Poverty declines in Ghana, but extreme poverty still high
Overall poverty declined considerably in Ghana in the 1990s, but the incidence of extreme poverty is still high, according to the fourth Poverty Level Report by the Ghana Statistical Service launched in Accra on Monday.
This suggests that reduction in poverty is likely to be experienced mostly by only those who are close to the poverty line.The poor, however, did not experience much improvement in their standard of living because they are incapable of taking advantage of existing opportunities.
Dr Kweku A. Twum-Baah, Acting Government Statistician, said at a dissemination seminar to launch the report that the decline, however, was not experienced evenly across the country.
"It was felt the most in Accra and the forest zone, while the proportion increased in urban savannah." The Poverty Report published together with the fourth in the series of Ghana Living Standards Survey (GLSS4) said the incidence of poverty at the upper line declined from 51.7 per cent in 1991-1992 to 39.5 percent in 1998-1999.
The GLSS provides benchmark data on a continuing basis to the government for measuring the living standards of the population and the efforts to raise them. It is also to support the formulation and implementation of medium to long-term poverty alleviation strategies.
Dr Twum-Baah said poverty was substantially higher in rural areas than in urban areas. In the rural and urban areas, poverty is more concentrated in the savannah area.
"If the poverty line set in the GLSS3 is used, incidence of poverty moves from 31.4 per cent in 1991/1992 to 28.0 per cent in 1998/1999," Dr Twum-Baah said.
He said if poverty reduction programmes are implemented in a general way, the not-so-poor are likely to continue taking advantage of the opportunities provided by the social system.
Dr Twum-Baah said: "If the very poor are to come out of their dehumanising situation, they would have to be specifically targeted for intervention, even as Jesus singled out the lame man for healing."
He said evidence shows that the poorest groups - food crop farmers and rural areas in rural savannah - have benefited the least from the growth in average consumption expenditure, and so deserve policy attention.
Dr Twum-Baah said a series of zonal dissemination seminars would take place from November 1-11 in Tamale, Kumasi and Elmina for regional and district dministrators, NGOs and representatives of civil society.
"The objective would be to create greater awareness and use of the GLSS data and discuss ways of using the benchmark data to monitor and measure the effectiveness of programmes on living standards."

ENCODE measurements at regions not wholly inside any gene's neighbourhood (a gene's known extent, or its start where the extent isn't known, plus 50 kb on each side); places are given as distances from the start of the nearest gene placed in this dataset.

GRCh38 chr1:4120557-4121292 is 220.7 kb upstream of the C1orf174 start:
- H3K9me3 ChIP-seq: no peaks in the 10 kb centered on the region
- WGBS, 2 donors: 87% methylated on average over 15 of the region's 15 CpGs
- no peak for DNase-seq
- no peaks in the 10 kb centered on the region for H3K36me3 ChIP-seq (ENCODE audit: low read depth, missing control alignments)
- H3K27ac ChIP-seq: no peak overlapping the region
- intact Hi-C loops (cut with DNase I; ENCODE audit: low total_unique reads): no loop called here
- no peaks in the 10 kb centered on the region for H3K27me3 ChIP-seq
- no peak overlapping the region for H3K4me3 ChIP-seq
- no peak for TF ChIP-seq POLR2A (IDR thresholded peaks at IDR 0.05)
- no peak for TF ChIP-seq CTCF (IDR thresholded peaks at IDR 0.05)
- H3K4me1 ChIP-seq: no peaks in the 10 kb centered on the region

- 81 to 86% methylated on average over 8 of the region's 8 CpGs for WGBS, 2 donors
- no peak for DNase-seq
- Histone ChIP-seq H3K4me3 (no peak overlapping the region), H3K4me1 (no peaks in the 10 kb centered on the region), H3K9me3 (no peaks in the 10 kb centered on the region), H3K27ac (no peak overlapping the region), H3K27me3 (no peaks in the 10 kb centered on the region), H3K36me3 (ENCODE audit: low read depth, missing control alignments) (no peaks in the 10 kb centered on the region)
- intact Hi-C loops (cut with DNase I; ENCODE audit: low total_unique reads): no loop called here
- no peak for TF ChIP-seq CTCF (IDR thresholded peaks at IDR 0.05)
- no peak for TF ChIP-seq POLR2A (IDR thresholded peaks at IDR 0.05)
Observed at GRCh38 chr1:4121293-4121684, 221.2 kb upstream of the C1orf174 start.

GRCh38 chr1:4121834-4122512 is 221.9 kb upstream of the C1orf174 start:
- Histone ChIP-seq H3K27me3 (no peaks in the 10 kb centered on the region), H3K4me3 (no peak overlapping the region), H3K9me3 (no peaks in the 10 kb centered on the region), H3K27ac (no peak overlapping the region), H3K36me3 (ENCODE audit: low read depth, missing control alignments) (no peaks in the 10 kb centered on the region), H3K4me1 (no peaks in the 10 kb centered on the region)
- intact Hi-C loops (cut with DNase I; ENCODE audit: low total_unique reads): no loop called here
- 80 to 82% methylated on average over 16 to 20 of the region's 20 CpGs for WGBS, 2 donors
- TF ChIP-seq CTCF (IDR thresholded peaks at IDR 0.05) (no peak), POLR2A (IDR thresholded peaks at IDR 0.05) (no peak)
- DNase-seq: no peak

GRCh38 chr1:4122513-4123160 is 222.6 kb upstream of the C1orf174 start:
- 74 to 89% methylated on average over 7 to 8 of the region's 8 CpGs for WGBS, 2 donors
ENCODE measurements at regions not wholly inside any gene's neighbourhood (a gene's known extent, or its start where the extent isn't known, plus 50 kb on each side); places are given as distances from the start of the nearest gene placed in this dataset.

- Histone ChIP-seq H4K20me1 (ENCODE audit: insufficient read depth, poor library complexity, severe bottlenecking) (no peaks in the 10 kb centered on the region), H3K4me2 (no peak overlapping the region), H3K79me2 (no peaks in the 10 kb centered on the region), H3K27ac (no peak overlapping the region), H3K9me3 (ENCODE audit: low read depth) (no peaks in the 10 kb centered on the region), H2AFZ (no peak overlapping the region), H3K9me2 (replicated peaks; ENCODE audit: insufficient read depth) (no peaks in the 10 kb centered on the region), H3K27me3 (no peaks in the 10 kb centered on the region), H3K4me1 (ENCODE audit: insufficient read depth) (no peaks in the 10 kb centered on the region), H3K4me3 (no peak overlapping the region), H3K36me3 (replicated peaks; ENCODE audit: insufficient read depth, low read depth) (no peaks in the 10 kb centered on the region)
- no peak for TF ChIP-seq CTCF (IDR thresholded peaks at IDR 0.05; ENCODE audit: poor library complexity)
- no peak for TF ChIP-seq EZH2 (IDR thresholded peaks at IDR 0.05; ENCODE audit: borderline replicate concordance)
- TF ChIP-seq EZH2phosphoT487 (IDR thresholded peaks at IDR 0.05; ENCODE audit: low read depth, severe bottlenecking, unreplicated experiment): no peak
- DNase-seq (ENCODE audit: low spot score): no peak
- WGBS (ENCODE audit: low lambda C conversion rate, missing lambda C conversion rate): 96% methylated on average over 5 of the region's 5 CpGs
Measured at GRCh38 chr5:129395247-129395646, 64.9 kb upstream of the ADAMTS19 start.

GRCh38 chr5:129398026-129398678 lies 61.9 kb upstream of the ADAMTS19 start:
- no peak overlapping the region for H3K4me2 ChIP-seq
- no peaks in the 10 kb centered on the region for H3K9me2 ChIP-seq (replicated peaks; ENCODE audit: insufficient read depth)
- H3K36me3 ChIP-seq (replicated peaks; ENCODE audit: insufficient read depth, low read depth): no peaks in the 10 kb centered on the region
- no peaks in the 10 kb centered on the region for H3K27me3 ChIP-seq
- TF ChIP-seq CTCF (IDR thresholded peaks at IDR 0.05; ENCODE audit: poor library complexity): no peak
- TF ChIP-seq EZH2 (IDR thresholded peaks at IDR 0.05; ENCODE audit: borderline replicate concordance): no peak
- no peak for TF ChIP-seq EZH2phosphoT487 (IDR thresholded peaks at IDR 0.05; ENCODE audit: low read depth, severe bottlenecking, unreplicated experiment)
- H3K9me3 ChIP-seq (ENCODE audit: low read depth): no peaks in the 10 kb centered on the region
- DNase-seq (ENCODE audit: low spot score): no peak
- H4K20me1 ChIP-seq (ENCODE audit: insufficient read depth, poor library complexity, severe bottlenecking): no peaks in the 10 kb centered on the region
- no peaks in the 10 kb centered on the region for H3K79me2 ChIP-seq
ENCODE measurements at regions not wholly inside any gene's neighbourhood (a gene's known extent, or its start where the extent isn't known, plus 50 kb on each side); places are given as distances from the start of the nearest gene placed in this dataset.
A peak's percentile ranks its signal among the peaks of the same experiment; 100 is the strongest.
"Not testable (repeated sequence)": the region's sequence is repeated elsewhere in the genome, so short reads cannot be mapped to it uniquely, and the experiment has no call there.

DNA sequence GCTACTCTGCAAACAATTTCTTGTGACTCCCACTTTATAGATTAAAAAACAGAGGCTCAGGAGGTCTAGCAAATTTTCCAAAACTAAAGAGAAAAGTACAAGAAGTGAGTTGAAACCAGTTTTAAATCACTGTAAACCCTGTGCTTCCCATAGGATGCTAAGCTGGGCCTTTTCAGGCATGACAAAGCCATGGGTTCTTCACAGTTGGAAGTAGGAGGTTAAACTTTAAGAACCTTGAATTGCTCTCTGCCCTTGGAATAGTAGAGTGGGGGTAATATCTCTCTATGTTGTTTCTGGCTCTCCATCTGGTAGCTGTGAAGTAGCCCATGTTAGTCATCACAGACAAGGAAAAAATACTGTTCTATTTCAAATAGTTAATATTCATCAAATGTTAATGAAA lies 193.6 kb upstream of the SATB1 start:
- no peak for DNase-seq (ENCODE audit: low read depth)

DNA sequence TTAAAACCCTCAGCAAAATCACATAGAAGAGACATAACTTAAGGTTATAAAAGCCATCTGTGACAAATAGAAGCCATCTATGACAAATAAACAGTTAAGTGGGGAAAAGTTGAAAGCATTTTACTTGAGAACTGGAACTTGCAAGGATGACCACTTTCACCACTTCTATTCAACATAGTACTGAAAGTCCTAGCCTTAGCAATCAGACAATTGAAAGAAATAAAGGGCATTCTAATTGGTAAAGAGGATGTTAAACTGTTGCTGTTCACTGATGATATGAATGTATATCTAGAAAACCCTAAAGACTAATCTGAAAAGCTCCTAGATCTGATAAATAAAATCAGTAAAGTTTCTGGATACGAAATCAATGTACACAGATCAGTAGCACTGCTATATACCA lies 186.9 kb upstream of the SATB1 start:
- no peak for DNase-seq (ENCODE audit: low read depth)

On methodology used during the survey, Dr Twum-Baah said because of the long period between the 1984 census and 1998 when the survey was conducted, enumeration areas selected were not picked with probability proportional to their true size since the number of households would have grown at different rates.
He said preliminary data from the just-ended census have now been used to generate appropriate weights to apply to the survey data. He said the GLSS4 was based on "calorie requirements."
"In doing this, two nutritionally-based poverty lines have been set, based on defined minimum consumption of households (using adult equivalent scales instead of simple per capita consumption).
"Another measurement procedure has been to exclude, from the household consumption aggregate, items that would not improve standards of living, such as expenditure on major hospital treatment and remittances to their households."
Dr Twum-Baah said: "A lower poverty line that corresponds to a minimum calorie requirement of 2,900 kcal per equivalent adult of 700,000 per year defines extreme poverty.
"An upper poverty line that makes provision for essential non-food expenditure beyond the minimum calorie requirement or 900,000 cedis per adult a year, is defined as the poor. The proportion of the population that lies above the upper poverty line is defined as the non-poor."
Dr Twum-Baah said the GLSS survey indicates that the country has a youthful age structure, with the population under age 15 accounting for about 44 per cent while 49.9 per cent are under the age of majority.
"The age structure suggests a dependency ratio of 96, which means that every working adult on average has one additional person to support," he said.
The average household size in 1998/199 was 4.3 as against 4.5 in 1992/1992. On economic activity, Dr Twum-Baah said the survey indicated that 82 per cent of adults aged 15-64 years are in some gainful employment. More than half, however, worked less than 40 hours per week, indicating a high degree of underemployment.
The survey put adult unemployment rate for Ghana at 8.2 per cent. "Agriculture remains the dominant economic activity, with 55 per cent of adults working in that sector. The highest hourly rates are obtained in mining and quarrying, followed by financial services and trading," the survey said.
For all sectors of employment, females earn lower than males. It also shows that 29 per cent of children aged 7-14 years are engaged in economic activity, which is a clear case of child labour. Dr Twum-Baah said:
"In many households, especially in rural areas, family members, particularly women spend a great deal of their time fetching water and firewood in addition to cooking."
The survey noted significant improvement in housing conditions in the 1990s, especially for urban households. Additionally, it put household consumption expenditure - cash and imputed - in 1998 and 1999 at 4.2 million cedis or 987,000 cedis per person a year.
Food constituted the largest share of 45.4 per cent of total cash expenditure, with an extra 10.3 per cent for consumption of food produced by the persons themselves